Writing a news feature has more in common with writing a novel than I’d expected. For both, you need an arresting first sentence (or first paragraph, or first chapter). You need a structure that leads readers through the story, and you need strong characters (or sources in journalism). The plus of writing a novel is that you can invent all the facts!
Working as a journalist gave me research skills for which I’m deeply grateful, and got me used to writing every day, whether I feel like it or not, in any environment. I could write sitting on the floor of the Port Authority Bus Terminal if I had to. (Though, yuck.)
2. Some writers extensively research their charcters or settings, do you spend a lot of time researching or so you simply let your imagination flow?
I let my imagination flow. Unfortunately, it always flows into areas I know nothing about. I’ll think, “I simply must set a scene at the annual Yale-Harvard football game!” -despite never having been to a Yale-Harvard game. This happened over and over while I was writing Mating Rituals of the North American WASP. I researched everything from how to apply roofing tar to the medical treatment of a stroke to the way to decant old port. And I found a Yale alum friend who took me to The Game.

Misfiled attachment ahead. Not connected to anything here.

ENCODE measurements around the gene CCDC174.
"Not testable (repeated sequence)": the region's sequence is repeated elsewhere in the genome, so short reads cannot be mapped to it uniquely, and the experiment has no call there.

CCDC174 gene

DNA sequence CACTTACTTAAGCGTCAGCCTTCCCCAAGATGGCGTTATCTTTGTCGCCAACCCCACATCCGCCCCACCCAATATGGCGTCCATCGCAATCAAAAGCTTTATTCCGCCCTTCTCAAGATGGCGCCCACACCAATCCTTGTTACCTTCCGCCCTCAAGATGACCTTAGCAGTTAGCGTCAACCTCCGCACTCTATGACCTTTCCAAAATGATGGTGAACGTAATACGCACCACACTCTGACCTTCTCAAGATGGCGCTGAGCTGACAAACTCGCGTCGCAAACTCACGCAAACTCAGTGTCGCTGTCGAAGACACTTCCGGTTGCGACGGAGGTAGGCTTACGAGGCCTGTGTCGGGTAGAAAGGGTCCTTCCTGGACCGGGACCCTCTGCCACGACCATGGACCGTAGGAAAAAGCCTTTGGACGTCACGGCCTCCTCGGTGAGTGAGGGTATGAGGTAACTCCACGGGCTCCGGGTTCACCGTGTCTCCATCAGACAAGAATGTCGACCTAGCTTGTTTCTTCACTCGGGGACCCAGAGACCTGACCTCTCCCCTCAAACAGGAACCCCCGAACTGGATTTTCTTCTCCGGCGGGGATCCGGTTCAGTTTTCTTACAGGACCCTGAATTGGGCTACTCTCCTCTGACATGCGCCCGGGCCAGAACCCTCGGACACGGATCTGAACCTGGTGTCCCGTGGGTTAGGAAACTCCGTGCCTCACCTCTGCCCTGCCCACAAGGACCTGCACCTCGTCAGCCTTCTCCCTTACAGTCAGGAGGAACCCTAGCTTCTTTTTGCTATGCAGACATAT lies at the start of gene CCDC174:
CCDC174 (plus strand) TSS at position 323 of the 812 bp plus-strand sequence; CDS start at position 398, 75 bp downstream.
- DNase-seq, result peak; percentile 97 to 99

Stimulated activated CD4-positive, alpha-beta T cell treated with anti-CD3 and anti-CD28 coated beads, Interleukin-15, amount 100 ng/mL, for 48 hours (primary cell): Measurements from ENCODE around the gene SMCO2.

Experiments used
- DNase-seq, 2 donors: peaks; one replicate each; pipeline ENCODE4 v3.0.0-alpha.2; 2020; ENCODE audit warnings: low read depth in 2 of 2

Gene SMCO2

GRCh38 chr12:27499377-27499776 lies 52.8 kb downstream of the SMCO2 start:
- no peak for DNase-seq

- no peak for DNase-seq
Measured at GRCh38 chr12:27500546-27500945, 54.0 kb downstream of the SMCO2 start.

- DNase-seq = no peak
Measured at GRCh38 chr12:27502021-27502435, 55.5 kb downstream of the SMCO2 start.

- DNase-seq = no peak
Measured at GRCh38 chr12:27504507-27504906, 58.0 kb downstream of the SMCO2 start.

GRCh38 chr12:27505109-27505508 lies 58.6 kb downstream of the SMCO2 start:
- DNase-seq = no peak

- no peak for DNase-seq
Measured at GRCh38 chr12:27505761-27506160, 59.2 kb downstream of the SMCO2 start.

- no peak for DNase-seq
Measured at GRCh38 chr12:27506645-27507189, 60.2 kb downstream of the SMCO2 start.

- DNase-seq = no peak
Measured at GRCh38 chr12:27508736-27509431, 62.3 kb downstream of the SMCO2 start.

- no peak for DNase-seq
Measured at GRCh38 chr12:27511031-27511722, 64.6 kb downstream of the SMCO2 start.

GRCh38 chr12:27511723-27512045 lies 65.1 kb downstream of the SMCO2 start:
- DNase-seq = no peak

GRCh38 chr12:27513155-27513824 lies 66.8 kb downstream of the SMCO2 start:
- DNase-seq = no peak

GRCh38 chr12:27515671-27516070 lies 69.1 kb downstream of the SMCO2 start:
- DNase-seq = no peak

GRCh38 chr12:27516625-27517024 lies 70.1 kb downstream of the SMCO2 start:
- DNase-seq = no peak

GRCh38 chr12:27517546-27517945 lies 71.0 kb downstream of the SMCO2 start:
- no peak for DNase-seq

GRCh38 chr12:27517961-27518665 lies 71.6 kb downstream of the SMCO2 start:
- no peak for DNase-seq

3. Do you have any obsessions you would like to share?
My only current obsession is with getting some sleep. The time just before a book’s publication is nerve-wracking. I keep waking up worrying, “What if it’s a flop?”
4. In terms of marketing, what have been the most successful modes of marketing for you and your books? How would you describe your relationship with the blogging community?
When my first novel, It’s About Your Husband, came out in 2006, I had no idea how important the Internet was in getting the word out. I quickly learned how influential sites such as Goodreads, in which readers recommend books by word-of-mouth, are. And even in the two years since then, the influence of book bloggers like you has grown geometrically. As far as my relationship with the blogging community:
I don’t know how you all feel about me, but I would like to give you ladies a big hug.
5. What is the best piece of writing advice you’ve received and how did it help you?